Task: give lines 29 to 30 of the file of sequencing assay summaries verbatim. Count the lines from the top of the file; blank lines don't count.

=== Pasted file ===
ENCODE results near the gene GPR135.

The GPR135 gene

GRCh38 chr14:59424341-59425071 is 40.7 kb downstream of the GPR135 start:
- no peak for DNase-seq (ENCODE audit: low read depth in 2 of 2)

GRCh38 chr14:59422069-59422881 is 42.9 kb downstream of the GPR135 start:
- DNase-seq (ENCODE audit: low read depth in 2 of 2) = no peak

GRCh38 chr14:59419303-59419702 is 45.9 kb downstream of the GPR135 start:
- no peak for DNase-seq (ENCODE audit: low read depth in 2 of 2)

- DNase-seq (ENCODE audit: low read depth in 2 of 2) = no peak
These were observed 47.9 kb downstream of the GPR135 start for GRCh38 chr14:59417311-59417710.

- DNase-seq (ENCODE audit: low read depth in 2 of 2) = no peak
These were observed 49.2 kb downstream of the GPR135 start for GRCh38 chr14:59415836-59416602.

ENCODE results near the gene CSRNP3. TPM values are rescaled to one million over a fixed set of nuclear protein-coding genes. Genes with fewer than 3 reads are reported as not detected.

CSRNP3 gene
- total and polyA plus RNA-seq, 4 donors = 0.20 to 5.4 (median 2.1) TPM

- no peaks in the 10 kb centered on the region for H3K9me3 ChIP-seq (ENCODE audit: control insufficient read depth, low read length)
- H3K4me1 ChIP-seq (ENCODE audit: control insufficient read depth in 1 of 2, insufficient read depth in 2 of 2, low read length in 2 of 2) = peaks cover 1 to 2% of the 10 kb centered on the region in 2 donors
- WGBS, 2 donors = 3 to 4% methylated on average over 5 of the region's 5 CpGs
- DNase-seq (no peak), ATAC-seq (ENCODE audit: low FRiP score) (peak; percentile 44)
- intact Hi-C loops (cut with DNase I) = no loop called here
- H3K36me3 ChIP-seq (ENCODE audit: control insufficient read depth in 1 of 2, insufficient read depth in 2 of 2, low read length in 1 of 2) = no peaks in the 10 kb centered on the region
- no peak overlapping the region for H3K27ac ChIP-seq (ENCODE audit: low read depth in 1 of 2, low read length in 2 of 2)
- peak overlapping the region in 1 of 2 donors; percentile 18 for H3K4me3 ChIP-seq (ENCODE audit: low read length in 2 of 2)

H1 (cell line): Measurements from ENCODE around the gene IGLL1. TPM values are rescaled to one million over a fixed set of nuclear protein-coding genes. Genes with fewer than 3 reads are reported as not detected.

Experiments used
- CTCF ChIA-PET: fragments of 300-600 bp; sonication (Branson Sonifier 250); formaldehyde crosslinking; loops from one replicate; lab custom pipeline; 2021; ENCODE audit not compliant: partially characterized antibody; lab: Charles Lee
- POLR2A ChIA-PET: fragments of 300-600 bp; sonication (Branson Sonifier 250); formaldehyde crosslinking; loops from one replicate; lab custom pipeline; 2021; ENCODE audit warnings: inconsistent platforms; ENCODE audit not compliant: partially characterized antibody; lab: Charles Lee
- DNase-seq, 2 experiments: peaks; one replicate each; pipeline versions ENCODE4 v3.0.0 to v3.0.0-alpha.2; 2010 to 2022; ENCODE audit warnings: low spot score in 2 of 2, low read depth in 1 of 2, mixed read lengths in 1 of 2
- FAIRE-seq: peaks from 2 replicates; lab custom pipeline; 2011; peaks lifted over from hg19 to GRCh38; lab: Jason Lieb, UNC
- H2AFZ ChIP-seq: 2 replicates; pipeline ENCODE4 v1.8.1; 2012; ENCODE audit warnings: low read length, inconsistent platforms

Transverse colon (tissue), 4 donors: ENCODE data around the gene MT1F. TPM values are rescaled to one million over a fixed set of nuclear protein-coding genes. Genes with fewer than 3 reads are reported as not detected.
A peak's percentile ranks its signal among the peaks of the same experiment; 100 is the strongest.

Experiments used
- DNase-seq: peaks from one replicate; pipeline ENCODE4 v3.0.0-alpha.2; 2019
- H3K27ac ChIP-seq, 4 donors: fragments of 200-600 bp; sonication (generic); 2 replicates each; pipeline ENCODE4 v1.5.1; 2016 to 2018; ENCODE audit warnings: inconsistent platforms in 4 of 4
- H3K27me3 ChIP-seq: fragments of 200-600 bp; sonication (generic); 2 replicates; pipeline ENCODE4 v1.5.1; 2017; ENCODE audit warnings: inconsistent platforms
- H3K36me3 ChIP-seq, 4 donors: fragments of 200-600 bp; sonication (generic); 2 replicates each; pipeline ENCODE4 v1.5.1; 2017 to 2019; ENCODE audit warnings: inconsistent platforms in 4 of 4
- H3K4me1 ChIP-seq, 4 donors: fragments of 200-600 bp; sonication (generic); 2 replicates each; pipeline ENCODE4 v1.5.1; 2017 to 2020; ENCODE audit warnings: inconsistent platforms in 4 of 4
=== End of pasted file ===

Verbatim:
- FAIRE-seq: peaks from 2 replicates; lab custom pipeline; 2011; peaks lifted over from hg19 to GRCh38; lab: Jason Lieb, UNC
- H2AFZ ChIP-seq: 2 replicates; pipeline ENCODE4 v1.8.1; 2012; ENCODE audit warnings: low read length, inconsistent platforms